US House Majority Leader Steny Hoyer says Democrats are finalizing their coronavirus package today and will hold a vote on it tomorrow.

He said there won’t be time for a Congressional Budget Office score of the bill. He also couldn’t provide reporters with a specific cost estimate, saying it will “probably be in the billions.”

“It’ll be much more costly if we don’t provide this relief,” he said of the bill.

Remember: The legislation is not expected to pass in the Senate, as talks between lawmakers and the Trump administration continue.

Hoyer yesterday appeared to rule out the White House’s proposed payroll tax cut from being included in future coronavirus response legislation, saying he thinks it is “a nonstarter.”

11:35 a.m. ET, March 11, 2020

Pittsburgh cancels St. Patrick's Day parade

From CNN's Amanda Watts

The City of Pittsburgh, Pennsylvania, is cancelling this weekend’s St. Patrick’s Day parade due to concerns over novel coronavirus, according to a statement from the mayor’s office.

“Due to ongoing concerns over the rapid spread of the COVID-19 virus, the City of Pittsburgh today is joining cities around the globe – including Boston, Chicago, San Francisco, Philadelphia and Dublin, Ireland – in cancelling the St. Patrick’s Day parade planned for Saturday, March 14," the statement said.

“The health of our residents and visitors to our city must be our main priority,” Mayor William Peduto said. “This mitigation measure will help keep people in Pittsburgh and Western Pa. safe.”

There are currently 14 cases of coronavirus across Pennsylvania. None of those cases are in Allegheny County, where Pittsburgh is, the statement said. 

11:32 a.m. ET, March 11, 2020

Disney says coronavirus outbreak has been "challenging"

From CNN’s Michelle Toh and Frank Pallotta

A general view shows the Disney Castle at Disneyland in Shanghai, China, on March 10.
A general view shows the Disney Castle at Disneyland in Shanghai, China, on March 10. Credit: Hector Retamal/AFP/Getty Images

Disney’s executive chairman Bob Iger admitted that the coronavirus outbreak has been “challenging” for the company, but that it's strong enough to weather any downturn.

“I think it’s fair to say that we’re all sobered by the concern that we feel for everyone effected by this global crisis,” the former CEO said at Disney’s annual investor conference. 

“These are challenging times for everyone. But it’s also important to note that throughout our company’s nearly century long history Disney has been through a lot, including wars and economic downturns and natural disasters. What we’ve demonstrating repeatedly over the years is that we are incredibly resilient," he added.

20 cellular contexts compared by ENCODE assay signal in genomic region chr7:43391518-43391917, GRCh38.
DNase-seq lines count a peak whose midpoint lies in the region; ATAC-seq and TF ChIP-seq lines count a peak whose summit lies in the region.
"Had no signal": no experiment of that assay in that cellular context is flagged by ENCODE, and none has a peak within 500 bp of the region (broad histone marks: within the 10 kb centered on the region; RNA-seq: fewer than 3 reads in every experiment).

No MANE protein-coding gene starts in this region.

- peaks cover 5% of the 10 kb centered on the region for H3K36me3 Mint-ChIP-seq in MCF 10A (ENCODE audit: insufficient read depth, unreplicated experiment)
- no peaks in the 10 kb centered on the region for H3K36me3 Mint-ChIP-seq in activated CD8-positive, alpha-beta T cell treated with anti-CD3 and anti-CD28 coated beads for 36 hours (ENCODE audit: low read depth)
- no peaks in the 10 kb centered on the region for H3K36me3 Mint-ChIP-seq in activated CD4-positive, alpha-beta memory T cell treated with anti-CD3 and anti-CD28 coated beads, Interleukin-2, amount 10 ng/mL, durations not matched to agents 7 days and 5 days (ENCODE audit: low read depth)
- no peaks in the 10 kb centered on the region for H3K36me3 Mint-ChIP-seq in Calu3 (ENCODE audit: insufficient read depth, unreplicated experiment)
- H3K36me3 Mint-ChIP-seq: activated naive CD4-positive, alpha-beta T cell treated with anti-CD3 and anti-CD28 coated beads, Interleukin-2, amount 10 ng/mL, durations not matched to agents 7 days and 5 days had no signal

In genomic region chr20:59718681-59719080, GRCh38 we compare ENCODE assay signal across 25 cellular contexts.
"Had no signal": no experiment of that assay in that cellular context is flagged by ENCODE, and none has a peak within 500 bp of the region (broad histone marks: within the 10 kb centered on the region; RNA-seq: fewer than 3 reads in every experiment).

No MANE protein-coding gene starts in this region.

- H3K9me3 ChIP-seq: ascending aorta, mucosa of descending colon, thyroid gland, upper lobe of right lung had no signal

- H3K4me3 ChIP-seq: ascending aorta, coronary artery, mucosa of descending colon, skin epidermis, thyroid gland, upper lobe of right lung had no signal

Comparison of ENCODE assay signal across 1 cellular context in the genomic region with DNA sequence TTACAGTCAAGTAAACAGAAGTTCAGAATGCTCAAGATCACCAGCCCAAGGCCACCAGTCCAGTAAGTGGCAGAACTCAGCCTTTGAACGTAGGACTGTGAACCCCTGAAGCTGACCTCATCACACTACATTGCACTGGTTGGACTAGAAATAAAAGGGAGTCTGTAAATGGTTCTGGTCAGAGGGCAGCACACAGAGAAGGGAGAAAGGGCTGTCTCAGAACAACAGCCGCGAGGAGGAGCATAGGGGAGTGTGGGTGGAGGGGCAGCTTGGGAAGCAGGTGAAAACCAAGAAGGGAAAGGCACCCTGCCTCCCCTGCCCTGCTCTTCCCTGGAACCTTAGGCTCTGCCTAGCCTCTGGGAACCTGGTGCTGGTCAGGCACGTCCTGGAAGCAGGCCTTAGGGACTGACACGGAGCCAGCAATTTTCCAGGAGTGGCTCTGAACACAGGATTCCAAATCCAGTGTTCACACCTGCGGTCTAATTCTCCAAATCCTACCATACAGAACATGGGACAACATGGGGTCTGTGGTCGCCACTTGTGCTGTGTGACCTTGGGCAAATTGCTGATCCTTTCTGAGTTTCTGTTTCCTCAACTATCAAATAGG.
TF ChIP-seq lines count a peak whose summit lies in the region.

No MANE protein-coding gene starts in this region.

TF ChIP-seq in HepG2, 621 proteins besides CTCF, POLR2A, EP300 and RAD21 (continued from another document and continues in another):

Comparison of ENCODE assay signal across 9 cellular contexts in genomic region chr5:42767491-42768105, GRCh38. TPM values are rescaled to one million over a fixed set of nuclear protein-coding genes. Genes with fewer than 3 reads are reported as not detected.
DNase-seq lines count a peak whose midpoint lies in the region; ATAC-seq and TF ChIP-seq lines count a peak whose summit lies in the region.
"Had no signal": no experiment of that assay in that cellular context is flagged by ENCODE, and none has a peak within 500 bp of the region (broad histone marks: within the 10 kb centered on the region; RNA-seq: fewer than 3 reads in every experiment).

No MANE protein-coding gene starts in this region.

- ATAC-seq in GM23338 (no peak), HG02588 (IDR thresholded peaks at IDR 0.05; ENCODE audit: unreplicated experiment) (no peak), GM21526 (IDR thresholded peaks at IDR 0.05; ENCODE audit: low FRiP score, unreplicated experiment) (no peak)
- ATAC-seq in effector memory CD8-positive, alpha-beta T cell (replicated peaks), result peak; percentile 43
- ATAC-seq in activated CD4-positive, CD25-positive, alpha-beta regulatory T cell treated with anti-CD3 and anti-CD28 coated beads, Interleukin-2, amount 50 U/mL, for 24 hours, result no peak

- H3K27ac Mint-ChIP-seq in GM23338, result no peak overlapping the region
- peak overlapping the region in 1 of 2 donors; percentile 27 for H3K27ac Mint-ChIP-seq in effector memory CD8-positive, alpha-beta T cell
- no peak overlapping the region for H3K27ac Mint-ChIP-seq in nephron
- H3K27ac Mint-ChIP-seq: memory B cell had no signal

How Disney has responded to coronavirus: Disney closed its parks in Shanghai and Hong Kong in January, warning that profits from its facilities in China could drop by $280 million in the current quarter.

The company has also temporarily shuttered its parks in Japan.

“Our future has always been bright, and it remains so for good reason,” Iger added. “In fact, when you think about the world today, what we create at the Walt Disney Co. has never been more necessary or more important.”

11:17 a.m. ET, March 11, 2020

Top US health official says NBA should consider playing games without crowds

Spectators look on as RJ Barrett of the New York Knicks walks on court during a game against the Washington Wizards, at Capital One Arena in Washington, DC on Tuesday.
Spectators look on as RJ Barrett of the New York Knicks walks on court during a game against the Washington Wizards, at Capital One Arena in Washington, DC on Tuesday. Patrick Smith/Getty Images

When asked if he thinks NBA games should go on during the outbreak, Dr. Anthony Fauci, director of the National Institute of Allergy and Infectious Diseases, said he would not suggest it.

“We would recommend there not be large crowds, if that means not having any people in the audience when the NBA plays, so be it,” Fauci said while speaking in front on the House Oversight Committee about the novel coronavirus response.

“As a public health official, anything that has large crowds is something that would give a risk to spread,” Fauci added. 

11:02 a.m. ET, March 11, 2020

Is coronavirus especially harmful for pregnant women?

Your coronavirus questions, answered

Long story short: There's not enough data yet, considering this coronavirus just emerged in humans a few months ago.

The vulnerability of "older adults" has been well documented, but researchers "do not have information from published scientific reports about susceptibility of pregnant women" to this coronavirus, the US Centers for Disease Control and Prevention says.

"Based on limited case reports, adverse infant outcomes (e.g., preterm birth) have been reported among infants born to mothers positive for Covid-19 during pregnancy," the CDC says.

"However, it is not clear that these outcomes were related to maternal infection, and at this time the risk of adverse infant outcomes is not known."